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Tightening government spend to have biggest impact on GCC energy sector – poll

Tightening government spend to have biggest impact on GCC energy sector – poll

Most Gulf states have cut spending to offset dropping oil revenues

Constrained government budgets in the Gulf Cooperation Council countries will have the biggest macroeconomic impact on the region’s energy industry in 2016, a new poll has found.

According to the survey by Gulf Intelligence – which polled 250 regional energy industry professionals – 43 per cent of respondents said that their industry saw the biggest impact from rising deficits and tightening budgets.

Economies in the Gulf, including Saudi Arabia and the United Arab Emirates have been hit hard by dropping oil prices, which touched 12 year lows earlier this month. Brent prices are currently hovering at around $30 per barrel compared to $114 per barrel in mid-2014.

Saudi Arabia posted its biggest ever budget deficit last December at SAR 326bn ($86bn) – equivalent to about 16 per cent of gross domestic product. Kuwait posted its first budget deficit in 15 years in mid-2015, with both the UAE and Oman also facing larger deficits.

“In 2015, we saw that most of the Gulf countries took a budget hit from lower oil prices, but they kept spending relatively high and their economies kept growing,” global chief economist at Standard Chartered Bank Marios Maratheftis said.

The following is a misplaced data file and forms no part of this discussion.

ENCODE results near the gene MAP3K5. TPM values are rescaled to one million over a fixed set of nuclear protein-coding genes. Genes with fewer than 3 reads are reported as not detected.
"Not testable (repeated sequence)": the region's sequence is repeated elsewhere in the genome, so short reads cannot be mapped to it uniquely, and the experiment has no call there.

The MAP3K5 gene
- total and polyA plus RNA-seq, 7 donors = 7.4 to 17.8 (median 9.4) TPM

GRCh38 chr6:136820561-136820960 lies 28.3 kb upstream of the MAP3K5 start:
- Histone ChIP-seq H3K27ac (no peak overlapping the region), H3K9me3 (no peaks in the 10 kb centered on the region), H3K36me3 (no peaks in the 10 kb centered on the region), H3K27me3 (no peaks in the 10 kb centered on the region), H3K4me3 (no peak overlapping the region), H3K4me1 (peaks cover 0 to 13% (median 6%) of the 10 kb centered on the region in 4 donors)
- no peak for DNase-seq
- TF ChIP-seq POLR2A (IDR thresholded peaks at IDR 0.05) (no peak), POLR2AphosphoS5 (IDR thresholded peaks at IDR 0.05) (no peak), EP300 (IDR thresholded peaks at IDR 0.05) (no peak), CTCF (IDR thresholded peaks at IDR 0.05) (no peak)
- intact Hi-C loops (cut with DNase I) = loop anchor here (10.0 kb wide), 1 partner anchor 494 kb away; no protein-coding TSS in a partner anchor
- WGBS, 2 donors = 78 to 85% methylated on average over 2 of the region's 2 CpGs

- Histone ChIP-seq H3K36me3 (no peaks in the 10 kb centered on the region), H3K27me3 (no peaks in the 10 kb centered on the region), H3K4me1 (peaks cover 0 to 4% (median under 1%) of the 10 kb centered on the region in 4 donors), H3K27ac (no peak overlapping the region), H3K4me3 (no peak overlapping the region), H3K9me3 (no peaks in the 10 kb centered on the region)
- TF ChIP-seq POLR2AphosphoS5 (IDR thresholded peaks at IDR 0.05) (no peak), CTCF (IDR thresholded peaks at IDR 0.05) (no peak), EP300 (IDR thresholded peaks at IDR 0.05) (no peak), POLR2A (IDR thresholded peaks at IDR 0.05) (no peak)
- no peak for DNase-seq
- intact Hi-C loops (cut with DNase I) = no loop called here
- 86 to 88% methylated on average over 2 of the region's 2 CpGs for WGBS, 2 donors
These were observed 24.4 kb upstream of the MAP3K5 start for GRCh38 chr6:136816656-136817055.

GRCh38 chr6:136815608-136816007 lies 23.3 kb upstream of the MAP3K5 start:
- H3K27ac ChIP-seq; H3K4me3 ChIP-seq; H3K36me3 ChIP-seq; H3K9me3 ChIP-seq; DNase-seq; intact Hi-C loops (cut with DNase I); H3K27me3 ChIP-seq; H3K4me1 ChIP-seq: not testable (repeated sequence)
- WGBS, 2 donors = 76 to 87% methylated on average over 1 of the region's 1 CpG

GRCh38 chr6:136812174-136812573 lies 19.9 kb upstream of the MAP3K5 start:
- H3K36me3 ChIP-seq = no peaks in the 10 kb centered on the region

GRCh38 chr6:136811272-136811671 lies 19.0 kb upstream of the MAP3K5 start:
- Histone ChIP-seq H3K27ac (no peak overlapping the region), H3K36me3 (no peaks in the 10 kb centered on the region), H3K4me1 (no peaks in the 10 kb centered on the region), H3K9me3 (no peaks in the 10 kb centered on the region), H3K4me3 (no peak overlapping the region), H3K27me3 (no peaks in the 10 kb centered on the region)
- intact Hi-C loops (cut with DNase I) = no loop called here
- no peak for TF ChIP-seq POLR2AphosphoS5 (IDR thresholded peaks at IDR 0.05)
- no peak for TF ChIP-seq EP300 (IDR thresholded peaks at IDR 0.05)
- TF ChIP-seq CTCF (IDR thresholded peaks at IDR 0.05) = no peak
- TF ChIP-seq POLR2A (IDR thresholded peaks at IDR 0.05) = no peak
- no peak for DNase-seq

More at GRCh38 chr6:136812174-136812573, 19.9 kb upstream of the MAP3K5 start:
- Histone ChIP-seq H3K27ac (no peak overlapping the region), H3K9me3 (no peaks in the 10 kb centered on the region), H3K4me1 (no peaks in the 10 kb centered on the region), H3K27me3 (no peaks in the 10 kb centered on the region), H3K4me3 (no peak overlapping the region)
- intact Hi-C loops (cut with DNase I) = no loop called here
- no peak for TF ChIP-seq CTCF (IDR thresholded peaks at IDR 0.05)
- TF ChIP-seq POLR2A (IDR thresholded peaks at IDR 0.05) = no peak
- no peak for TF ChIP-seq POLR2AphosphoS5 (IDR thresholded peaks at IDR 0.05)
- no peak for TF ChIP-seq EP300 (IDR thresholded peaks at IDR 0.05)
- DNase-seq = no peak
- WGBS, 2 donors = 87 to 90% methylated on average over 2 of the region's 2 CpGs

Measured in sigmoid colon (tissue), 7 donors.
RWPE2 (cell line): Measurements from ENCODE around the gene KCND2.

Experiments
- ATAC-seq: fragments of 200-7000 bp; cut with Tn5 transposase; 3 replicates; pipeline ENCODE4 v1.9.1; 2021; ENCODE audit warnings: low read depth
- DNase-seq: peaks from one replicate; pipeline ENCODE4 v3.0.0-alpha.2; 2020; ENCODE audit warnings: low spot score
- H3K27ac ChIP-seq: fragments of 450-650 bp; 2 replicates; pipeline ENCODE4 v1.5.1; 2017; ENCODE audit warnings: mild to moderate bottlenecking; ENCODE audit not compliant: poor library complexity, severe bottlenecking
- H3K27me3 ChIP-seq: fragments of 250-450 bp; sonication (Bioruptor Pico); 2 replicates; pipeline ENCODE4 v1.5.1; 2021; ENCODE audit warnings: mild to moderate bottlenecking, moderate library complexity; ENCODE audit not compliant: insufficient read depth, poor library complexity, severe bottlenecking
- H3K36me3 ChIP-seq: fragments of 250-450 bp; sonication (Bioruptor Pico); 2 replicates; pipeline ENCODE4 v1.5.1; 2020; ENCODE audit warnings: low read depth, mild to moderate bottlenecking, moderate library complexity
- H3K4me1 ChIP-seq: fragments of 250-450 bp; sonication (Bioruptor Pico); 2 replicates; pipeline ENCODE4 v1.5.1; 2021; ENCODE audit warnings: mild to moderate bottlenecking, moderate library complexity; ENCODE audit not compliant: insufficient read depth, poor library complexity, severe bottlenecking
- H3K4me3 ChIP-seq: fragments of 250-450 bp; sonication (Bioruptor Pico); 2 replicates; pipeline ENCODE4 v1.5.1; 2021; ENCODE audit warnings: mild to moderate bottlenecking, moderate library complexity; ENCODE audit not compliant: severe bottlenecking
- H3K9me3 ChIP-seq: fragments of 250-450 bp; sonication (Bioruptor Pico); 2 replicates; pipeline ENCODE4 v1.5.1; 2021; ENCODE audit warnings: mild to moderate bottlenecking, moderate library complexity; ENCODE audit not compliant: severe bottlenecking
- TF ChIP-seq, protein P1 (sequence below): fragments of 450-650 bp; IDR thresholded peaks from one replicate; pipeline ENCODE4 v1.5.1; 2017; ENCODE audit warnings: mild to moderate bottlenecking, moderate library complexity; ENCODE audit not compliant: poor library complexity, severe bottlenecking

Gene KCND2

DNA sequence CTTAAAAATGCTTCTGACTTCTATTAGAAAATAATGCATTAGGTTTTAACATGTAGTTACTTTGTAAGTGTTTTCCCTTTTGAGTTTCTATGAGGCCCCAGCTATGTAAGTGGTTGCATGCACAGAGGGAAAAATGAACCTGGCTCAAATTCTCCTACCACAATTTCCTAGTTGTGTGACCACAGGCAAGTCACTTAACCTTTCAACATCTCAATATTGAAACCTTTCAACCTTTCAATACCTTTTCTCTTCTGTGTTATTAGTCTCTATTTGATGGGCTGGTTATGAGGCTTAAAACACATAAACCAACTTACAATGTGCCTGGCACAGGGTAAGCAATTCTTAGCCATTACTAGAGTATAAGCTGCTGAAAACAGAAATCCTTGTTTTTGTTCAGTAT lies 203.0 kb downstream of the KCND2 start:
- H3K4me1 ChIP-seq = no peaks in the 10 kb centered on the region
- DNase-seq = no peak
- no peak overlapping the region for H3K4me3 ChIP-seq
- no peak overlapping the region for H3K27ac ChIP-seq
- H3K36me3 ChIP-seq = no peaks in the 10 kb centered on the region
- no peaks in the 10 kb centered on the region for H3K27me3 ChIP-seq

“2016 will be different as it looks like Saudi Arabia is not willing to keep spending as it was and neither is Oman. If oil prices average $40 per barrel this year, we should expect less spending from GCC governments, which will translate into lower economic activity.”

Most of the Gulf countries have curtailed spending and announced fuel and utility subsidy cuts to offset the drop in oil revenues.

Just over half (51 per cent) of respondents to the survey said oil prices are unlikely to rise above an average of $40 per barrel this year, while 28 per cent cited $30 per barrel.

Respondents also cited China’s recent economic uncertainty (38 per cent), hike in the United States’ interest rates (3 per cent) and Europe’ poor economic growth (1 per cent) as having an impact on the regional energy industry.


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